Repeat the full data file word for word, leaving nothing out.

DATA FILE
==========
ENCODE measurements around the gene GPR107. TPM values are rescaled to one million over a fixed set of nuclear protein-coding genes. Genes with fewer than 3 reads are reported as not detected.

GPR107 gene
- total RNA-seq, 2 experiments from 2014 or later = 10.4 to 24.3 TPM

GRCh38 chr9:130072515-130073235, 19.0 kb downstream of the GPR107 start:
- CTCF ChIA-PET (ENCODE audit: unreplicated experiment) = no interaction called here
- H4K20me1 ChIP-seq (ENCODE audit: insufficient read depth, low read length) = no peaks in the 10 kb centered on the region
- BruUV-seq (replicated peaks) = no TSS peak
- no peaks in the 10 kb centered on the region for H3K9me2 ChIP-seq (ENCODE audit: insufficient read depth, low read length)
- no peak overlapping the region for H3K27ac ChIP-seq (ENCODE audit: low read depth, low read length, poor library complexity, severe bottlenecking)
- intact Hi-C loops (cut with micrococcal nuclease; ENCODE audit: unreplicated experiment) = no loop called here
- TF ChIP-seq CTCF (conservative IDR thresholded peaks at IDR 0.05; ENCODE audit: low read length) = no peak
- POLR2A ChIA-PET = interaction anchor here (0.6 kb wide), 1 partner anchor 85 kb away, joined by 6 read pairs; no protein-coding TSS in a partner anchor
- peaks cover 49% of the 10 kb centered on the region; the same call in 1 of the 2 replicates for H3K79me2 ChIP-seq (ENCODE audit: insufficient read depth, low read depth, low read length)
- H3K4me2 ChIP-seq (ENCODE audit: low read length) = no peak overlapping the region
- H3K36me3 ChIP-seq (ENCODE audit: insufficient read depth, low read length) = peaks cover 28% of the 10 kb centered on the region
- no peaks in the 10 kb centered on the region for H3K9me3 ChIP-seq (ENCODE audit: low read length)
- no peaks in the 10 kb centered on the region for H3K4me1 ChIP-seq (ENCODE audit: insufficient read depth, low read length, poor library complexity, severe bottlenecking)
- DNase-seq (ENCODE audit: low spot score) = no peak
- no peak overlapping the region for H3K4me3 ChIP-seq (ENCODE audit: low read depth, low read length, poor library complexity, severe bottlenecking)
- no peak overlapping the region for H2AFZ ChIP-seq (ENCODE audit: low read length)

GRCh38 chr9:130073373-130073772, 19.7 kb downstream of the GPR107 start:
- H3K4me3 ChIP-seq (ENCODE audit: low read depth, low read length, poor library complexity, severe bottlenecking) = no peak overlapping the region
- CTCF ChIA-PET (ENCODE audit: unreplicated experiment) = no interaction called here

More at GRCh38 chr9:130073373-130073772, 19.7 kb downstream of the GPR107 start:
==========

ENCODE measurements around the gene GPR107. TPM values are rescaled to one million over a fixed set of nuclear protein-coding genes. Genes with fewer than 3 reads are reported as not detected.

GPR107 gene
- total RNA-seq, 2 experiments from 2014 or later = 10.4 to 24.3 TPM

GRCh38 chr9:130072515-130073235, 19.0 kb downstream of the GPR107 start:
- CTCF ChIA-PET (ENCODE audit: unreplicated experiment) = no interaction called here
- H4K20me1 ChIP-seq (ENCODE audit: insufficient read depth, low read length) = no peaks in the 10 kb centered on the region
- BruUV-seq (replicated peaks) = no TSS peak
- no peaks in the 10 kb centered on the region for H3K9me2 ChIP-seq (ENCODE audit: insufficient read depth, low read length)
- no peak overlapping the region for H3K27ac ChIP-seq (ENCODE audit: low read depth, low read length, poor library complexity, severe bottlenecking)
- intact Hi-C loops (cut with micrococcal nuclease; ENCODE audit: unreplicated experiment) = no loop called here
- TF ChIP-seq CTCF (conservative IDR thresholded peaks at IDR 0.05; ENCODE audit: low read length) = no peak
- POLR2A ChIA-PET = interaction anchor here (0.6 kb wide), 1 partner anchor 85 kb away, joined by 6 read pairs; no protein-coding TSS in a partner anchor
- peaks cover 49% of the 10 kb centered on the region; the same call in 1 of the 2 replicates for H3K79me2 ChIP-seq (ENCODE audit: insufficient read depth, low read depth, low read length)
- H3K4me2 ChIP-seq (ENCODE audit: low read length) = no peak overlapping the region
- H3K36me3 ChIP-seq (ENCODE audit: insufficient read depth, low read length) = peaks cover 28% of the 10 kb centered on the region
- no peaks in the 10 kb centered on the region for H3K9me3 ChIP-seq (ENCODE audit: low read length)
- no peaks in the 10 kb centered on the region for H3K4me1 ChIP-seq (ENCODE audit: insufficient read depth, low read length, poor library complexity, severe bottlenecking)
- DNase-seq (ENCODE audit: low spot score) = no peak
- no peak overlapping the region for H3K4me3 ChIP-seq (ENCODE audit: low read depth, low read length, poor library complexity, severe bottlenecking)
- no peak overlapping the region for H2AFZ ChIP-seq (ENCODE audit: low read length)

GRCh38 chr9:130073373-130073772, 19.7 kb downstream of the GPR107 start:
- H3K4me3 ChIP-seq (ENCODE audit: low read depth, low read length, poor library complexity, severe bottlenecking) = no peak overlapping the region
- CTCF ChIA-PET (ENCODE audit: unreplicated experiment) = no interaction called here

More at GRCh38 chr9:130073373-130073772, 19.7 kb downstream of the GPR107 start: